Palin: Obama’s policies could lead to crises
Posted: Wednesday, October 22, 2008 10:58 pm
RENO, Nev. (AP) — Republican vice presidential candidate Sarah Palin said Tuesday that Democrat Barack Obama’s own foreign policy proposals could create crises that would test him as president.
The Alaska governor raised the idea of a “looming crisis” in response to Democratic rival Joe Biden’s remark at weekend fund raisers that Obama would face a “generated crisis” within six months of becoming president because he would be tested by adversaries of the U.S. On the campaign trail, Republican presidential candidate John McCain also was using Biden’s remarks to question Obama’s readiness.
“I guess we gotta say, ’Well, thanks for the warning, Joe,”’ Palin said to cheers from about 2,500 supporters at the Reno-Sparks Convention Center. “But I guess the looming crisis … is Joe Biden’s next speaking engagement.”
In Palin’s view, the potential crises would be sparked by Obama’s own actions. Playing off the Republican ticket’s previous criticisms of the Democratic nominee, she criticized Obama for:
• Advancing the idea of invading Pakistan without that government’s permission. Obama has said he would authorize an attack if the whereabouts of al-Qaida leader Osama bin Laden were known and Pakistan’s government were unable or unwilling to go after him.
Palin’s criticism, however, comes as the Bush administration has authorized attacks on al-Qaida targets within Pakistan, sparking criticism at times from Pakistan’s government. McCain, for his part, has said he would pursue bin Laden “to the gates of hell.”
• Advocating sitting down with “the world’s worst dictators” without preconditions. Palin noted that Obama has said he would meet with the Iranian regime even though it has threatened Israel with destruction. For his part, Obama has contended that the U.S. should not be afraid to meet with its adversaries.
• Opposing the troop surge in Iraq and voting to cut funding to troops, which Palin said left those in Iraq at grave risk. Obama’s lone vote against a funding measure came because the bill did not include a timetable for withdrawal of troops; he followed with a vote for funding and has supported every other funding measure.
• Offering a weak response to Russia’s invasion of Georgia, which Palin said would encourage Russian Prime Minister Vladimir Putin to invade the Ukraine. In August, when the two sides were fighting, Obama condemned Russia’s action and called for diplomacy and restraint by both countries.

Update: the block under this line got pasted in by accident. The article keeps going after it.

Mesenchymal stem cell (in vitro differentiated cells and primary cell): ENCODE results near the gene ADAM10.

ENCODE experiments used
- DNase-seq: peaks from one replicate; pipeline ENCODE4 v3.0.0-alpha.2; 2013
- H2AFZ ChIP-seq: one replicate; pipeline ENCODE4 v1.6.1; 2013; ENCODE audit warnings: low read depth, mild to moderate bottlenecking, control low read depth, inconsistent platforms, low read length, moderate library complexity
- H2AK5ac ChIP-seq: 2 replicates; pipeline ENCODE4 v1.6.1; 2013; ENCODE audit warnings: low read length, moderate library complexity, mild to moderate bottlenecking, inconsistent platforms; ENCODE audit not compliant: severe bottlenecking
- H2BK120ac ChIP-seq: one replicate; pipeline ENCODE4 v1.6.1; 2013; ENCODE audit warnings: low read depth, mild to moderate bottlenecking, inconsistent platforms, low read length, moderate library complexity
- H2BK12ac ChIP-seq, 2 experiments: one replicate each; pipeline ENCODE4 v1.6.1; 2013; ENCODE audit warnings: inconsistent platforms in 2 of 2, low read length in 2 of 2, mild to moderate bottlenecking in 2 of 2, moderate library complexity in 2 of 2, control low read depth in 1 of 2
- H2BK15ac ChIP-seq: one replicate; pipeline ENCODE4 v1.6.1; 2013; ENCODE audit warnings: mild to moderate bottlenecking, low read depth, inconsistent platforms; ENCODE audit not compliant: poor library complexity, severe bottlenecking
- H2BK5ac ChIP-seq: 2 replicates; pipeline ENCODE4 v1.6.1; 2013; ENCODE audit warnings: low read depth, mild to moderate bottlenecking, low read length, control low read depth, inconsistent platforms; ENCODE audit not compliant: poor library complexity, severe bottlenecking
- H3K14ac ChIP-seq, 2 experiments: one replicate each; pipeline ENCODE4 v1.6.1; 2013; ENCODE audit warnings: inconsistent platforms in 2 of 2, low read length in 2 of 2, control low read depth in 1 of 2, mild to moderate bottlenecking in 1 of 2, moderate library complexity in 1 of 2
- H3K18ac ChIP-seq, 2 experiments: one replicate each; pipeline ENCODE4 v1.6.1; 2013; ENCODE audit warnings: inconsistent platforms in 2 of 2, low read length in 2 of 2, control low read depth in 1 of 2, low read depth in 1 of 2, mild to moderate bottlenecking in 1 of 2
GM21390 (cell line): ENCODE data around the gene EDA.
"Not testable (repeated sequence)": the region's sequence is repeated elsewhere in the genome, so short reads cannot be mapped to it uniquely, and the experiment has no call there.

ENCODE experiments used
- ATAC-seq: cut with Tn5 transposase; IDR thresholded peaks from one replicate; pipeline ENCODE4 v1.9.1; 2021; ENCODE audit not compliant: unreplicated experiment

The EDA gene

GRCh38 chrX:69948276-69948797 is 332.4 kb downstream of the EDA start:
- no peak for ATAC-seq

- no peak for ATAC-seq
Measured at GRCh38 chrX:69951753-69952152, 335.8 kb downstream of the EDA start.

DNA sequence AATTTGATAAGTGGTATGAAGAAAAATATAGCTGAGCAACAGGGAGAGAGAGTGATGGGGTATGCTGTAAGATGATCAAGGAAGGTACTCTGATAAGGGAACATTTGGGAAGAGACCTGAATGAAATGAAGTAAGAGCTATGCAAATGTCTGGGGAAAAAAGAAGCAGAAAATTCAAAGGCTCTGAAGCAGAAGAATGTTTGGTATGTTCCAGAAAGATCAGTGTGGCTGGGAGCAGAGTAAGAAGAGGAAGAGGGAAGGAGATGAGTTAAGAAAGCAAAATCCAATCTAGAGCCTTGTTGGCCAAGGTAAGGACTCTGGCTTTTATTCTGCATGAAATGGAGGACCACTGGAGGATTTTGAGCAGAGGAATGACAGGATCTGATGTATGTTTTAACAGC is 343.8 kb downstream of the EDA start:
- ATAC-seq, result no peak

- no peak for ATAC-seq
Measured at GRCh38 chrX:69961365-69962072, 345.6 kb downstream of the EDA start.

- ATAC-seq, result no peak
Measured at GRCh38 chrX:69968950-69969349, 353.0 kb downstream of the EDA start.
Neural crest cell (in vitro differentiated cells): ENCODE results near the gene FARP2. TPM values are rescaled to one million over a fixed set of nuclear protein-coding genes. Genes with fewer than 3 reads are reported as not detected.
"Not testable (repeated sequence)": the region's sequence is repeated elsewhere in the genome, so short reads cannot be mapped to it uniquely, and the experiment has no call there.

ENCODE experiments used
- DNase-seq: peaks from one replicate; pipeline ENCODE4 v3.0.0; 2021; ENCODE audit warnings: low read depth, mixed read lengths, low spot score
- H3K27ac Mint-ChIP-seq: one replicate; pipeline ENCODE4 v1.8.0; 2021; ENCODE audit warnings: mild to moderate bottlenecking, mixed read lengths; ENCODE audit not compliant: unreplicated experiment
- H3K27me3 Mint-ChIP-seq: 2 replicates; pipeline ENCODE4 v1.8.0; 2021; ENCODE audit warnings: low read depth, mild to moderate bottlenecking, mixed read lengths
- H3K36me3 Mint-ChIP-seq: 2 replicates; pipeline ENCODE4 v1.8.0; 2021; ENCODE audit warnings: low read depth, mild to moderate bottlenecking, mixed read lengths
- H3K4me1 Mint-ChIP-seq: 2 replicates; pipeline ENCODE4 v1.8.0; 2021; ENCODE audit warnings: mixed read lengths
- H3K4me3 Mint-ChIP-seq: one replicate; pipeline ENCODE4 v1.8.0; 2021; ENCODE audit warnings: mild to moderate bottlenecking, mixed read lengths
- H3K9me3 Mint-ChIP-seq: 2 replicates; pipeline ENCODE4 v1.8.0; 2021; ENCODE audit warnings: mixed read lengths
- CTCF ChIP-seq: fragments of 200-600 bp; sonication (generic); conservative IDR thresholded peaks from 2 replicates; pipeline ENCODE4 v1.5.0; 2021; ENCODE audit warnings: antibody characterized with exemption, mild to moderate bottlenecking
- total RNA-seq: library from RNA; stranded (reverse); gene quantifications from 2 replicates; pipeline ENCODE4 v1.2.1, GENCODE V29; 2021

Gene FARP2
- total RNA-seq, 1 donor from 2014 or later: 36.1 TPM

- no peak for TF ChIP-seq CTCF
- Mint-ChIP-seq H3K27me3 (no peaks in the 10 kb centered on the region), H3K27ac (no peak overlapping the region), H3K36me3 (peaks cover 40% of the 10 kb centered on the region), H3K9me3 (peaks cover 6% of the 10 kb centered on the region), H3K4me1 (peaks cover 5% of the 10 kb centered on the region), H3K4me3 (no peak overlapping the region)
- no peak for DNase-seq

In an interview with CNN, Palin apologized for telling a campaign audience in North Carolina last week that she loves visiting “pro-America” parts of the country and implying that some areas of the country are more patriotic than others.
Palin said she didn’t want her comment to be interpreted that way. “If that’s the way it has come across, I apologize,” she said.
Campaigning in Henderson, Palin made a direct play for female voters, particularly those who backed Obama’s primary rival, Sen. Hillary Rodham Clinton.
“Barack Obama just couldn’t bring himself to pick a woman who got 18 million votes in the primary,” Palin said.
She told the crowd the situation was a “too familiar story.”
“The qualifications were there, but for some reason the promotion never comes. There’s always some long explanation … some unseen barrier, some excuse,” Palin told a roaring crowd in the Las Vegas suburb.
In March, during a discussion about Clinton and complaints of sexism, the Alaska governor talked about a “perceived whine” from the candidate and how it didn’t help female candidates.
Palin also claimed that Obama pays the women on his Senate staff 17 percent less than the men.
Her charge, however, glossed over the central point of those who argue for gender pay equality: that there should be equal pay for equal work. In the latest report available on Obama’s Senate staff salaries, there are more than two dozen separate job titles among the 60 staff members listed, making such comparisons difficult. For one of the most common titles — legislative assistant — the average salary for the five men listed was $83,010 a year. The one woman with that title was paid $83,000. For six women whose title was “staff assistant,” the average was $29,162 annually. For three men with the same title, the average was $30,664.
On the Net:
McCain campaign: http://www.johnmccain.com/
Obama campaign: http://www.barackobama.com/index.php